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NBA trends: Is the East closing the gap?

Timberwolves guard Zach LaVine tries to score inside against Hawks forward Paul Millsap and center Tiago Splitter during a game Nov. 9.

Timberwolves guard Zach LaVine tries to score inside against Hawks forward Paul Millsap and center Tiago Splitter during a game Nov. 9.

(Kevin C. Cox / Getty Images)

News and notes around the NBA:

TRENDING …

East or West?

The Golden State Warriors are the best team in basketball — and the San Antonio Spurs aren’t far behind. But the Western Conference’s recent history of dominance over the East might be coming to an end. While it’s early in the season, the initial returns show 12 Eastern teams with winning or .500 records through Thursday’s games; only nine teams can make that claim in the West.

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Last season, three Eastern Conference teams made the playoffs without winning records (Milwaukee Bucks, Boston Celtics and Brooklyn Nets), while the Oklahoma City Thunder missed out entirely as the ninth-place team in the West, despite a 45-37 mark. The NBA seems to be creeping closer and closer to leaguewide parity, albeit with everyone looking up to the Warriors.

Okafor impresses

With all of the NBA focused on Golden State’s red-hot start, the dismal Philadelphia 76ers are essentially the anti-Warriors.

The bright spot for the team is the play of Duke center Jahlil Okafor, whom the Lakers passed on with the second overall pick in June’s draft. Through a dozen games, Okafor is scoring 18.8 points a game, tops among the rookie class, along with 7.5 rebounds and 1.7 blocks. With rookie guard D’Angelo Russell still trying to prove his mettle, Okafor has a number of Lakers fans wondering what could have been.

LaVine’s emergence

Minnesota Timberwolves point guard Ricky Rubio was recently hobbled with a hamstring injury, giving Zach LaVine, the 2015 NBA dunk contest champion, a chance to show he’s more than just a high-flying athlete.

Through a four-game span without Rubio, the former UCLA Bruin averaged 21 points and 4.5 assists while making 45% of his three-point attempts. The Timberwolves didn’t win a game over that stretch, but LaVine, the 13th overall pick in the 2014 draft, has shown he’s one of the top players in his draft class. Minnesota has a competitive roster, featuring LaVine and the No. 1 picks in the last two drafts, Andrew Wiggins and Karl-Anthony Towns.

Chalmers to the rescue

The Memphis Grizzlies haven’t looked quite like the same bruising playoff contender they’ve been for the last five years, losing six of their first nine games this season. Looking for help, the Grizzlies acquired reserve point guard Mario Chalmers from the Miami Heat. Immediately Chalmers has made an impact, averaging 18.7 points through three appearances — all Memphis wins.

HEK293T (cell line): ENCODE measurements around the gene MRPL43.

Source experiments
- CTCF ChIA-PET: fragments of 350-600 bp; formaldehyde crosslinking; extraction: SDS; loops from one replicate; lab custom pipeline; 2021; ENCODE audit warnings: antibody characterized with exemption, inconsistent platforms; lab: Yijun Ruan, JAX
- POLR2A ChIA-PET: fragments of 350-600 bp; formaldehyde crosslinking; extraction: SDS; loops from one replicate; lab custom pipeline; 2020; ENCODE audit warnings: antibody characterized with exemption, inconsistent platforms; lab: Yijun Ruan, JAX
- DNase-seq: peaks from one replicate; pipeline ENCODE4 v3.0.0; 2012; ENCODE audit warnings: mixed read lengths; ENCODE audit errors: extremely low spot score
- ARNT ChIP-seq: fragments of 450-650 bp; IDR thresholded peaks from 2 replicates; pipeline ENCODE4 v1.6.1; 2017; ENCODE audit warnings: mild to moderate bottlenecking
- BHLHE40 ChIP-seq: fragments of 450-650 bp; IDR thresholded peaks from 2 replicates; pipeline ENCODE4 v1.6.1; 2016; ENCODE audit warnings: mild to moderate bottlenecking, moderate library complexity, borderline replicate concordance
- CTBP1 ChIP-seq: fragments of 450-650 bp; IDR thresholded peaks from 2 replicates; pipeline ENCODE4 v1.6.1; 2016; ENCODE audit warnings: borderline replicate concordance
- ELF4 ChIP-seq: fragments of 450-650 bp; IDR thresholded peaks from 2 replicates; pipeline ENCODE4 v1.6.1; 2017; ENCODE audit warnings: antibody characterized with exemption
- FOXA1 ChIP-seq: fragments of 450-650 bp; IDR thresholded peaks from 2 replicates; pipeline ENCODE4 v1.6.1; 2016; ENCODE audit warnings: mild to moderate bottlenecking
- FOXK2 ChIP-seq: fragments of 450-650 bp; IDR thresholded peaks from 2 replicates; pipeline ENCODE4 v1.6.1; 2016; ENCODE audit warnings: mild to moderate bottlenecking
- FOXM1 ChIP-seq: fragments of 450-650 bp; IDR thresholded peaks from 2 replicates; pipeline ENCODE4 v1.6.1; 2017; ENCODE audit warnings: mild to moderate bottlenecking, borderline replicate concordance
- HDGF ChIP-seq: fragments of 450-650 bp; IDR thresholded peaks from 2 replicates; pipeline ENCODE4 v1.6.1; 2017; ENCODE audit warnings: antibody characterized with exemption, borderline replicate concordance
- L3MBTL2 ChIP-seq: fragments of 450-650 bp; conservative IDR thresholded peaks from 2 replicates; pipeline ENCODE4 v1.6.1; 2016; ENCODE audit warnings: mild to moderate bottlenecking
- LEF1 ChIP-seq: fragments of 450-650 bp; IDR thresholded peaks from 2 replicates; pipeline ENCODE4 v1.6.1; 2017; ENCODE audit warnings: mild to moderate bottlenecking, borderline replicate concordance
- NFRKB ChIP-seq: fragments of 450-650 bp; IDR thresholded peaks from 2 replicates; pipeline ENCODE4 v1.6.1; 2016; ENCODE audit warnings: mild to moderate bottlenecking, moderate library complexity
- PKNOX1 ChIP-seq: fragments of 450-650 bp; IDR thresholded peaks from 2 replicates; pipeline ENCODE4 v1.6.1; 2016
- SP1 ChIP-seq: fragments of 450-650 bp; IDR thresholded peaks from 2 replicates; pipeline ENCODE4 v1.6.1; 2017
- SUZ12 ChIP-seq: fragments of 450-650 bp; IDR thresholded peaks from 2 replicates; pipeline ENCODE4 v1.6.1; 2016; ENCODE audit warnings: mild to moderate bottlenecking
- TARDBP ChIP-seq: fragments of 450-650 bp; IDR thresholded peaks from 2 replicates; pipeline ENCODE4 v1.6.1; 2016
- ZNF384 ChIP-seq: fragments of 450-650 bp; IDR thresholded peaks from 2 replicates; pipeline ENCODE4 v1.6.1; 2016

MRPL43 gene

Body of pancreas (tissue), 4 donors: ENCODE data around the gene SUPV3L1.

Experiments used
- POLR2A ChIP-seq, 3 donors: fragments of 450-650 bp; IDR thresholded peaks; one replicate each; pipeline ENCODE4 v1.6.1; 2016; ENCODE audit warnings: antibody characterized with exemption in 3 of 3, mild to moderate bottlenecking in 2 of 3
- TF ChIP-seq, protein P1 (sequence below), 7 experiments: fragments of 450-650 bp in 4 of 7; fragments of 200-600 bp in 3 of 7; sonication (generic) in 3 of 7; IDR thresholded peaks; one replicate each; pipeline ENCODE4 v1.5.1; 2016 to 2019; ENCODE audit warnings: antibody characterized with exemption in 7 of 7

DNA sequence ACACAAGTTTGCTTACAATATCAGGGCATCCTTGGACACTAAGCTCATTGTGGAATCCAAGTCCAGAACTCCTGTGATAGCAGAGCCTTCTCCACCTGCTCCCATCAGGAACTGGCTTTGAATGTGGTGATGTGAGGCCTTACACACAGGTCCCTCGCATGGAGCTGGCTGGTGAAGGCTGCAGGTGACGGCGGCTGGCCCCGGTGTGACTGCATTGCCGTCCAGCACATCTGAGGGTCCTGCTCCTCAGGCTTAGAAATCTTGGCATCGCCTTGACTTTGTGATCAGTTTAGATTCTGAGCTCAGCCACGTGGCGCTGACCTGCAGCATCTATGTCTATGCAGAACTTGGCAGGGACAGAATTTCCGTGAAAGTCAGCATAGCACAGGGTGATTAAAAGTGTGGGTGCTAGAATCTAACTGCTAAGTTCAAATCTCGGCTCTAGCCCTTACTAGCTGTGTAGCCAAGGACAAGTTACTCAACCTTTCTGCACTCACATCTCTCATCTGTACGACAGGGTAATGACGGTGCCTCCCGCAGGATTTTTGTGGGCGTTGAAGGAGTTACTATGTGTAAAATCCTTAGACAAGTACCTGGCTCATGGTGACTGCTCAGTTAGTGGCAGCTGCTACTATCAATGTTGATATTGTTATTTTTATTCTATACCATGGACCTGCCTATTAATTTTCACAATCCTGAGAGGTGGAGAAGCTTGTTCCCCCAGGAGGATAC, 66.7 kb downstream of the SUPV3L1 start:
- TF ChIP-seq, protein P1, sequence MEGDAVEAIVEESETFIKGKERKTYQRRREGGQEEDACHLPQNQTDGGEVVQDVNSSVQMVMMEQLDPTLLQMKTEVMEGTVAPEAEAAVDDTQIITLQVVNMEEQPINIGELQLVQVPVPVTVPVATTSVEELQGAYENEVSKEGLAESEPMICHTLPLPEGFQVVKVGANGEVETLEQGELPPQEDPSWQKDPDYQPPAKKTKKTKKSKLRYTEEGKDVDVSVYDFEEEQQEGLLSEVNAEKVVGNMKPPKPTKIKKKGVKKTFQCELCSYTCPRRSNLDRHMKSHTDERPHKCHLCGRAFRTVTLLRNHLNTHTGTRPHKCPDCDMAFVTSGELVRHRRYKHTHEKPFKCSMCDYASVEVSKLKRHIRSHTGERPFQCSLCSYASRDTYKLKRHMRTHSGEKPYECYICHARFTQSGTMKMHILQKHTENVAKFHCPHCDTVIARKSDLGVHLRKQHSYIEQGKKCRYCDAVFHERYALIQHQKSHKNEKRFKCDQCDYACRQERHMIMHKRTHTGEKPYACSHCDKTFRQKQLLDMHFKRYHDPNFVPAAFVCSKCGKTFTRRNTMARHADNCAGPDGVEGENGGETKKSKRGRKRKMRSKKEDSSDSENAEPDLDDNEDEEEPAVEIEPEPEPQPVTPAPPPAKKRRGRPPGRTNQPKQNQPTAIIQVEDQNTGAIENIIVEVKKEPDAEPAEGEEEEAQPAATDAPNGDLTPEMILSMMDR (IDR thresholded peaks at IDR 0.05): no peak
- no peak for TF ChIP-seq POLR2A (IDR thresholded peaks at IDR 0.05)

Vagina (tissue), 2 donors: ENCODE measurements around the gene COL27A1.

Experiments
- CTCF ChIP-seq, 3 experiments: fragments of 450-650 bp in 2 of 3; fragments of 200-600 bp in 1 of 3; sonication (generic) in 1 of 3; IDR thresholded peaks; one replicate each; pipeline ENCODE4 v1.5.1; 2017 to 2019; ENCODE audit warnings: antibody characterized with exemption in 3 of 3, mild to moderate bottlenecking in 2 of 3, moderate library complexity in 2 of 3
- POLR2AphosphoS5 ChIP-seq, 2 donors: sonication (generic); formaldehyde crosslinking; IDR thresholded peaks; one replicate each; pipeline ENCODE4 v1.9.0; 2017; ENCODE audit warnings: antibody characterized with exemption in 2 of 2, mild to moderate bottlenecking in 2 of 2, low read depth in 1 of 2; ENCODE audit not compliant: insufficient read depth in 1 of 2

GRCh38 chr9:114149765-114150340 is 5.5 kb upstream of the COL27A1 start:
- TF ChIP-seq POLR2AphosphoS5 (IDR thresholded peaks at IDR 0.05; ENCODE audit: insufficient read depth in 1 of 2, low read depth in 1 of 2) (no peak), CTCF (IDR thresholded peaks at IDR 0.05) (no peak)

Cousins’ suspension

The Sacramento Kings have already experienced their share of turmoil through this very young season. After a 1-7 start, the Kings held a vociferous team meeting that inspired a three-game winning streak and led to forward/center DeMarcus Cousins’ Western Conference player-of-the-week award.

The peace didn’t last long. Cousins threw a forearm to the head of Hawks big man Al Horford in a loss Wednesday in Atlanta, leading to a one-game suspension for Cousins and a loss in Miami without him the next day — keeping the Kings near the bottom of the standings in the West.

Limping along

The New Orleans Pelicans can partly attribute their miserable start —11 losses in their first 12 games — to injuries. Coach Alvin Gentry has not had a run of good luck in his first season with the franchise, losing forwards Anthony Davis and Luke Babbitt, centers Omer Asik and Kendrick Perkins, and guard Jrue Holiday for multiple games. Some positive news for the Pelicans: Talented guard/forward Tyreke Evans is nearing his season debut, after knee surgery sidelined him during training camp.

LOOKING AHEAD

Philadelphia at Minnesota

Monday at 5 p.m. TV: NBA League Pass.

The attraction here isn’t the woeful 76ers or the slightly improved Timberwolves. Rather, it’s the first regular-season battle between the two best centers from last summer’s draft: Philadelphia’s Jahlil Okafor and Minnesota’s Karl-Anthony Towns. Okafor is a versatile scorer with precise footwork who’s already drawn comparisons to Tim Duncan. Towns was the No.1 overall pick because of his talents as a two-way player and he’s already produced a slew of double-doubles. Towns is 20, Okafor turns 20 next month, and this could be the start of a long rivalry.


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